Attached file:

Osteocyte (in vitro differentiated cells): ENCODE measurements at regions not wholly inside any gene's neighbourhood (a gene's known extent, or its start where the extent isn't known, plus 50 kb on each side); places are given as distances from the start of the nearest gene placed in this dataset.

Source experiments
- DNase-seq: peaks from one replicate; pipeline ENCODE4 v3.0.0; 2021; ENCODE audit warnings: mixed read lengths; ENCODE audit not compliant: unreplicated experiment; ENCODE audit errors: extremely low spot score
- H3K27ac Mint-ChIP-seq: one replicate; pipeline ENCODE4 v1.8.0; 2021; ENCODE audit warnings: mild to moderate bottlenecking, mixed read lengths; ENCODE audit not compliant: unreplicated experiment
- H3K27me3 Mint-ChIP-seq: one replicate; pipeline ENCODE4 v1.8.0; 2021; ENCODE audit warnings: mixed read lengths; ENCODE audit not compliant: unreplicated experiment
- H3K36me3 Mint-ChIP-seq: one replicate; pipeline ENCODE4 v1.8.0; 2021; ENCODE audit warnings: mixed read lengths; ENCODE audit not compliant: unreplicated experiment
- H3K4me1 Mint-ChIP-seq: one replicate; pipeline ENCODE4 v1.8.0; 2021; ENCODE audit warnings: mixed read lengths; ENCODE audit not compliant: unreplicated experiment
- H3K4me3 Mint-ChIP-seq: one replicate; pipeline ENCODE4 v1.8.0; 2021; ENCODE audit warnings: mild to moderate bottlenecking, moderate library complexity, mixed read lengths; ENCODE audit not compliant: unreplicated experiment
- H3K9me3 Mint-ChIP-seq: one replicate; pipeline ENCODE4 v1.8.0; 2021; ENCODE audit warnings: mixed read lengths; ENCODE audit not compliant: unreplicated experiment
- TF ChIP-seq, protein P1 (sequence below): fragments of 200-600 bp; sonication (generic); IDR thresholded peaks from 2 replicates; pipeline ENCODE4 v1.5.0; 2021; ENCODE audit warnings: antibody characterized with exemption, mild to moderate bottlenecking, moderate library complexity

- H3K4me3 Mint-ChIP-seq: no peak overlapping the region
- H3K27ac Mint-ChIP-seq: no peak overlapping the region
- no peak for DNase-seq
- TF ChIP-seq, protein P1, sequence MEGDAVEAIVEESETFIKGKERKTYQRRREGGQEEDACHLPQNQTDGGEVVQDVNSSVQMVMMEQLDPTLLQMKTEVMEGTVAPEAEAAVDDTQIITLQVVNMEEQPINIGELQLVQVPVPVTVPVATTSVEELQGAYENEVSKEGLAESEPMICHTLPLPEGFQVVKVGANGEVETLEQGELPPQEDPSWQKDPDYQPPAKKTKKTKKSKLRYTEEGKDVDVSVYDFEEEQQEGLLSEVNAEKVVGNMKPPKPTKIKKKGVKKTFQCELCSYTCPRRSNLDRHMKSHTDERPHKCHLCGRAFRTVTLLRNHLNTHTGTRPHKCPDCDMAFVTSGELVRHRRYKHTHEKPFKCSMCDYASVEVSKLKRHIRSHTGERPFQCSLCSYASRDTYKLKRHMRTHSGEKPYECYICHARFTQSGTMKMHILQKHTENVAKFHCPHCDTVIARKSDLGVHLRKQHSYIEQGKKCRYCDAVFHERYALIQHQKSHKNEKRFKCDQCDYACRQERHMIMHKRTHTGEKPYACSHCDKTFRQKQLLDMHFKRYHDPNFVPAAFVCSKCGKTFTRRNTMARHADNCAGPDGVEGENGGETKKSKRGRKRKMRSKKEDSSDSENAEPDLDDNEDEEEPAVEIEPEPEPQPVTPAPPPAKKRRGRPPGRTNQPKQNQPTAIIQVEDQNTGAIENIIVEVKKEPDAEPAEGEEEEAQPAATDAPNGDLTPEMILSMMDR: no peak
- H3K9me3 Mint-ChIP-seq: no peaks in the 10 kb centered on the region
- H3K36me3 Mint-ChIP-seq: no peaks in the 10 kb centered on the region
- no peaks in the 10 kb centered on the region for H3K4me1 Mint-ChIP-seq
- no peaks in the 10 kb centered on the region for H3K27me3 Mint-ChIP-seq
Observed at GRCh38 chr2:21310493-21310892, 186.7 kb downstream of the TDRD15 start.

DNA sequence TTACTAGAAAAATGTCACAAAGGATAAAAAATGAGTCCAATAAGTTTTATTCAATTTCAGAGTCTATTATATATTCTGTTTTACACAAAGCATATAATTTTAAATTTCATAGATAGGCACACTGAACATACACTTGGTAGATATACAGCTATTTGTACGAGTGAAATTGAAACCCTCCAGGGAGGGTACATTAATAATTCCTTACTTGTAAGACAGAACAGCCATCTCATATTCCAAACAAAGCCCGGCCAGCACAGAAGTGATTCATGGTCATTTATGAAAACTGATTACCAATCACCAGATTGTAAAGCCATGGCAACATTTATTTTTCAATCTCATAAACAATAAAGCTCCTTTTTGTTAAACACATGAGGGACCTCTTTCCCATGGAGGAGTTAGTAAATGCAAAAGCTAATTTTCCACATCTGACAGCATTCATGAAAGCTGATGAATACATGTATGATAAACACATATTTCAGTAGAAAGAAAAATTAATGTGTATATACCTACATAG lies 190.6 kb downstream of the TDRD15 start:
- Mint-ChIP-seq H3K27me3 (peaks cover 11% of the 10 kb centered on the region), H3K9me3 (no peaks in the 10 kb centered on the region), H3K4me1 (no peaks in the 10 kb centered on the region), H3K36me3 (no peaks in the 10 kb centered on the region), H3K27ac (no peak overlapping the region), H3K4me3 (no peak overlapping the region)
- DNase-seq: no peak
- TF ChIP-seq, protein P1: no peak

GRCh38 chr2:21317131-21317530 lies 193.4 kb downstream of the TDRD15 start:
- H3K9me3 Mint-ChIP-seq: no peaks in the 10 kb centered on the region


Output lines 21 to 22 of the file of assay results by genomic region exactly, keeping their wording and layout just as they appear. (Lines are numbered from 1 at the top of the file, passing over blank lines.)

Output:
- Mint-ChIP-seq H3K27me3 (peaks cover 11% of the 10 kb centered on the region), H3K9me3 (no peaks in the 10 kb centered on the region), H3K4me1 (no peaks in the 10 kb centered on the region), H3K36me3 (no peaks in the 10 kb centered on the region), H3K27ac (no peak overlapping the region), H3K4me3 (no peak overlapping the region)
- DNase-seq: no peak